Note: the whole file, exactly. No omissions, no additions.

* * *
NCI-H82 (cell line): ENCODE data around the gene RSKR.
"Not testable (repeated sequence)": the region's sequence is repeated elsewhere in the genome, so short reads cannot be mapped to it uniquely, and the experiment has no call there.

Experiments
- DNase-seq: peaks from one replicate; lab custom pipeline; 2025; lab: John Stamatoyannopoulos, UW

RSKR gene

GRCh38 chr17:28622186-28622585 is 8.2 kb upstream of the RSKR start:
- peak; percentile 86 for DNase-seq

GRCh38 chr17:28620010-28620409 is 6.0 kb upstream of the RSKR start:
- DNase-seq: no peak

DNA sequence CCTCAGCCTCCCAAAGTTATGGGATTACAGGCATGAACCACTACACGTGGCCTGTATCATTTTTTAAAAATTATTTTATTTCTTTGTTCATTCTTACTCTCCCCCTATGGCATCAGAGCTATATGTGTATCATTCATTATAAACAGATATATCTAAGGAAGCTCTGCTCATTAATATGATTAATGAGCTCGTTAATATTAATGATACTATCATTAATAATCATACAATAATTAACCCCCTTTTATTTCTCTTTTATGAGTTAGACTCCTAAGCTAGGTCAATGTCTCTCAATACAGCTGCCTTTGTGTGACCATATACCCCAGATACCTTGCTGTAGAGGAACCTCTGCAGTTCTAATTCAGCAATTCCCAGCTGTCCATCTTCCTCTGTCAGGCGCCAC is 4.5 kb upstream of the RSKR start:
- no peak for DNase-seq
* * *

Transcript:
NCI-H82 (cell line): ENCODE data around the gene RSKR.
"Not testable (repeated sequence)": the region's sequence is repeated elsewhere in the genome, so short reads cannot be mapped to it uniquely, and the experiment has no call there.

Experiments
- DNase-seq: peaks from one replicate; lab custom pipeline; 2025; lab: John Stamatoyannopoulos, UW

RSKR gene

GRCh38 chr17:28622186-28622585 is 8.2 kb upstream of the RSKR start:
- peak; percentile 86 for DNase-seq

GRCh38 chr17:28620010-28620409 is 6.0 kb upstream of the RSKR start:
- DNase-seq: no peak

DNA sequence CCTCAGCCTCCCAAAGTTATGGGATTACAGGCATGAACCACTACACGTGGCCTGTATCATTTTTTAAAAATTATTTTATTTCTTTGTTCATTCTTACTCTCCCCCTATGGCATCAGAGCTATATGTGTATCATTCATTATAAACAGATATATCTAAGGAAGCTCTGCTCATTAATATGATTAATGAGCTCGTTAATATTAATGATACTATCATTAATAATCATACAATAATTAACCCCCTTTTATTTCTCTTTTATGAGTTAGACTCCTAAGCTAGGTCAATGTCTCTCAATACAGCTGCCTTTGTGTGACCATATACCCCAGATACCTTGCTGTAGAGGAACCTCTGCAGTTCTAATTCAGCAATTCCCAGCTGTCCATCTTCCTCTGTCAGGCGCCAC is 4.5 kb upstream of the RSKR start:
- no peak for DNase-seq